Aug 2020
Learning Matters Blog: Getting the right balance – leading in a crisis!

As a headteacher for more than 12 years, I experienced my fair share of crisis situations: a gun siege in a house overlooking the school which lasted for several days, in my first year of headship; a serious flood in the summer of 2007 resulting in the school being closed for a period of time and some pupils taught offsite; and a hoax bomb call which thankfully came on an inset day with no pupils on site. All required a specific response - an emergency evacuation, and all required a specific type of leadership. This involved being both decisive and clear, whilst remaining calm and optimistic, but also brought periods of both self-doubt and despair. I know that many headteachers and school leaders face unexpected situations every day, some more serious than others and some more frequently than others, but we could never have imagined the type of situation that our school leaders are facing right now.


Our Research School ‘Learning Matters’ professional learning programme recently brought together over 40 school leaders to share their experiences and reflections of leading during a crisis and to identify together the type of leadership needed to ensure the leaders and their teams could flourish rather than just cope. The session, which included fabulous inputs from Marc Rowland from Unity Research School and colleagues from the Embark Federation, also included a study group process. School leaders were invited to read and reflect on a range of different think pieces on the theme of lessons learned during lockdown  then feedback in smaller, facilitated groups on the types of leadership qualities needed to lead in a crisis and the kind of leadership needed in the post Covid world. The study group was expertly facilitated by Diane Heritage, a Senior Associate with the Education Endowment Foundation.


This is a summary of that feedback:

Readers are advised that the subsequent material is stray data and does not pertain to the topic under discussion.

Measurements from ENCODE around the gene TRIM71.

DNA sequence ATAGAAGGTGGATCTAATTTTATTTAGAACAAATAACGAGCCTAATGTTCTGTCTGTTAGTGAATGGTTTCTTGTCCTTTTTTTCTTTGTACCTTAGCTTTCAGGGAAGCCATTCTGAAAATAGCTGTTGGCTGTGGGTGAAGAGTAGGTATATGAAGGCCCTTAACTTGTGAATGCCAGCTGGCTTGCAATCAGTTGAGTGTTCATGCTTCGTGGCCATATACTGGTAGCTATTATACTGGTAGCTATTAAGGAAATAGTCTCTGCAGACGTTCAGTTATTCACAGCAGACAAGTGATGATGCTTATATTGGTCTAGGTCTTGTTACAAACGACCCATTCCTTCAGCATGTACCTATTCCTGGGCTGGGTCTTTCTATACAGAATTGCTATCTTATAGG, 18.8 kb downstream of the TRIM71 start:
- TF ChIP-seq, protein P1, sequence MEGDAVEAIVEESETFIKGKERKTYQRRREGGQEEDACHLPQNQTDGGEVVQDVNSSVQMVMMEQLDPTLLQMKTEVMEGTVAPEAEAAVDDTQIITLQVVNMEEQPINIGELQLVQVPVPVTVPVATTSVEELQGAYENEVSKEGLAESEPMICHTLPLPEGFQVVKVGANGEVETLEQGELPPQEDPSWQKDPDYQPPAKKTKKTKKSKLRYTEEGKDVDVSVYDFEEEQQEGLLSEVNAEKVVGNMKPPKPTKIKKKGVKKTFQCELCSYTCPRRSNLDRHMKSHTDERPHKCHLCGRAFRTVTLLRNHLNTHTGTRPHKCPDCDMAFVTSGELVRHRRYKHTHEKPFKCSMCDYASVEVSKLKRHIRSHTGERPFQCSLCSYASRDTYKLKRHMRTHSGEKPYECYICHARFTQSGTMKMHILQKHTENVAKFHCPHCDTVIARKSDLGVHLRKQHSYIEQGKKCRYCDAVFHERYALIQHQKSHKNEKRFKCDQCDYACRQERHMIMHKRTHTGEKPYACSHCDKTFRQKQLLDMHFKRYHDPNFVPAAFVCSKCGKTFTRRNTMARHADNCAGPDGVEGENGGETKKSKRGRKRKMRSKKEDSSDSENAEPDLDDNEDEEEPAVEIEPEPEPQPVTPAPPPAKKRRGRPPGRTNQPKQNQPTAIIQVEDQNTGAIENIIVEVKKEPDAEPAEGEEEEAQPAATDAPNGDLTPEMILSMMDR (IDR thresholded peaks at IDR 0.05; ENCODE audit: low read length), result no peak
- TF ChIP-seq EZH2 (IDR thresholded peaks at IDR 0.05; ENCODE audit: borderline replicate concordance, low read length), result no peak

1. Be a reflective leader - ask and listen, read, stay outward facing and take the time to reflect on learning and experience, evaluate and seek out evidence
  2. Be an agile leader - context matters, be responsive to need, give yourself permission to change your mind, be flexible
  3. Be a grounded leader - model ethical leadership, show moral purpose, stay true to yourself and your beliefs (e.g. equity and social justice)
  4. Be a humble leader- have humility and integrity, show respect for what others have achieved, hold up others
  5. Be a strong communicator - have clarity, be decisive when needed, be honest, ask for help, invite feedback, be careful about the language used, ensure shared understanding
  6. Be a community leader - ensure the school stays at the heart of the community it serves
  7. Be a people leader - build relationships and a culture of trust, value others, take care of people
  8. Be an optimistic leader - be realistic but always hopeful, talk about what can be done
  9. Be a collaborative leader - stay connected to others, engage in networks, share ideas, give your best away
  10. Be a resilient leader - create and lead a strategy which builds resilience in yourself, in others and in the organisation


These powerful leadership qualities and approaches are nothing new but now seem far more authentic and needed. They have been activated and practiced, they have been tried and tested, they are more important now than ever before. The challenge of course is in getting the right balance, knowing when to be firm and decisive, when to invite feedback or change your mind, when to ask for help. The most important thing is knowing that we have the permission to use our intuition to choose and blend approaches as needed. We can learn much from the inspirational leadership shown by Jacinda Ardern throughout the pandemic, ‘I refuse to believe that you cannot be both compassionate and strong’, but also from our own leaders. The shared moral purpose and commitment to collaboration from Doncaster school leaders over recent months has been tangible and gives us much to be proud of. They have demonstrated these leadership qualities in abundance. By continuing to work together, building on our best, asking for help and by being optimistic about new ways of working and learning, we can build back better and rise stronger.


I sincerely hope that school leaders everywhere take time over the summer break to enjoy some well-earned rest and recuperation, to spend time with family and friends and to re-energise ready for the next stage of the journey.



Helen Bellinger (Director Doncaster Research School) July 2020